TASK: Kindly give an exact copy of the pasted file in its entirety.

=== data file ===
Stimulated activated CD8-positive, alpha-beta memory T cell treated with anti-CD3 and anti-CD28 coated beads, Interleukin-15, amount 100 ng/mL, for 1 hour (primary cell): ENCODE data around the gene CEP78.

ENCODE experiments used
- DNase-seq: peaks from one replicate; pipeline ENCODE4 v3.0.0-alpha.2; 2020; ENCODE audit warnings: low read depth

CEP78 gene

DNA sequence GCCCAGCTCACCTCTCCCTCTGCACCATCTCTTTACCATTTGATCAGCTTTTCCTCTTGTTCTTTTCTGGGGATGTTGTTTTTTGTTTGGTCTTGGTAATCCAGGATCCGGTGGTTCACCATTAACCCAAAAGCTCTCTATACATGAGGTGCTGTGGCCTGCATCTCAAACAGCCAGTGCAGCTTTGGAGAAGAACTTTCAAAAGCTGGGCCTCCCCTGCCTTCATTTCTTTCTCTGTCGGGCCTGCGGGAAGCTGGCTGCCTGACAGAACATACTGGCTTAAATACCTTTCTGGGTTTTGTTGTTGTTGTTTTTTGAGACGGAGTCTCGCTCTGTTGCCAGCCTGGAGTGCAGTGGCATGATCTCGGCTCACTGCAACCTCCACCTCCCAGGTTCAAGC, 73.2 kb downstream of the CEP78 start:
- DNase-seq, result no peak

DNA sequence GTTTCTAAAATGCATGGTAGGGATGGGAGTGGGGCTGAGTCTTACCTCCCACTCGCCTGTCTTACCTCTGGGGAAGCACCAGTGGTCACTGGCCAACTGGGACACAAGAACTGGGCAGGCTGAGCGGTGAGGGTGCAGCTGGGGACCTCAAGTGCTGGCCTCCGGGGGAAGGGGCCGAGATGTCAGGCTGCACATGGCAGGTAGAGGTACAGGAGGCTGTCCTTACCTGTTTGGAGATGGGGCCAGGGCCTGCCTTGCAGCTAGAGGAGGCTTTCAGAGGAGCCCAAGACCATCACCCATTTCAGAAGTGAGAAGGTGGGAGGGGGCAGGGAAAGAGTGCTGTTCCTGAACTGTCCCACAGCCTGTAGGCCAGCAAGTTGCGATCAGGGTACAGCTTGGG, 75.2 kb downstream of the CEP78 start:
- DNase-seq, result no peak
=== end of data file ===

Stimulated activated CD8-positive, alpha-beta memory T cell treated with anti-CD3 and anti-CD28 coated beads, Interleukin-15, amount 100 ng/mL, for 1 hour (primary cell): ENCODE data around the gene CEP78.

ENCODE experiments used
- DNase-seq: peaks from one replicate; pipeline ENCODE4 v3.0.0-alpha.2; 2020; ENCODE audit warnings: low read depth

CEP78 gene

DNA sequence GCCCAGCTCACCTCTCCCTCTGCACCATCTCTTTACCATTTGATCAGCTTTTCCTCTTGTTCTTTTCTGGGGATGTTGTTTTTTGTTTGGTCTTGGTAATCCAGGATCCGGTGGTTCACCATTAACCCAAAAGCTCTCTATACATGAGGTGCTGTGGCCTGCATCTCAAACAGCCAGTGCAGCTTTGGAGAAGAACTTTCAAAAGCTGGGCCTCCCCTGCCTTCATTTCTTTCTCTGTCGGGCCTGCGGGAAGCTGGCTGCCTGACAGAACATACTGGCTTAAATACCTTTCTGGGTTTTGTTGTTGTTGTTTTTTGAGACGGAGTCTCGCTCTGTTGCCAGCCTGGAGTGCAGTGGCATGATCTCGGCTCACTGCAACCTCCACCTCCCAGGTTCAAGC, 73.2 kb downstream of the CEP78 start:
- DNase-seq, result no peak

DNA sequence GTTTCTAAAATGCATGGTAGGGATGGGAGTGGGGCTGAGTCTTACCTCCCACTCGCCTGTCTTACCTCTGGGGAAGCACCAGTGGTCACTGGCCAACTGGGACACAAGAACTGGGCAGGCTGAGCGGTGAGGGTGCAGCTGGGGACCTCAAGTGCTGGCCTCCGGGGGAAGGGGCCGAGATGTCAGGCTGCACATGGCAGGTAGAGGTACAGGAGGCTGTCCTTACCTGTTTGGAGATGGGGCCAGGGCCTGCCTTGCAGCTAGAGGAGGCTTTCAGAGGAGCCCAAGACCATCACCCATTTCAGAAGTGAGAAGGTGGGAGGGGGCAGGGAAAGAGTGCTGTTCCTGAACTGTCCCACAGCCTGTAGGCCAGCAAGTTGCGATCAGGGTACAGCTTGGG, 75.2 kb downstream of the CEP78 start:
- DNase-seq, result no peak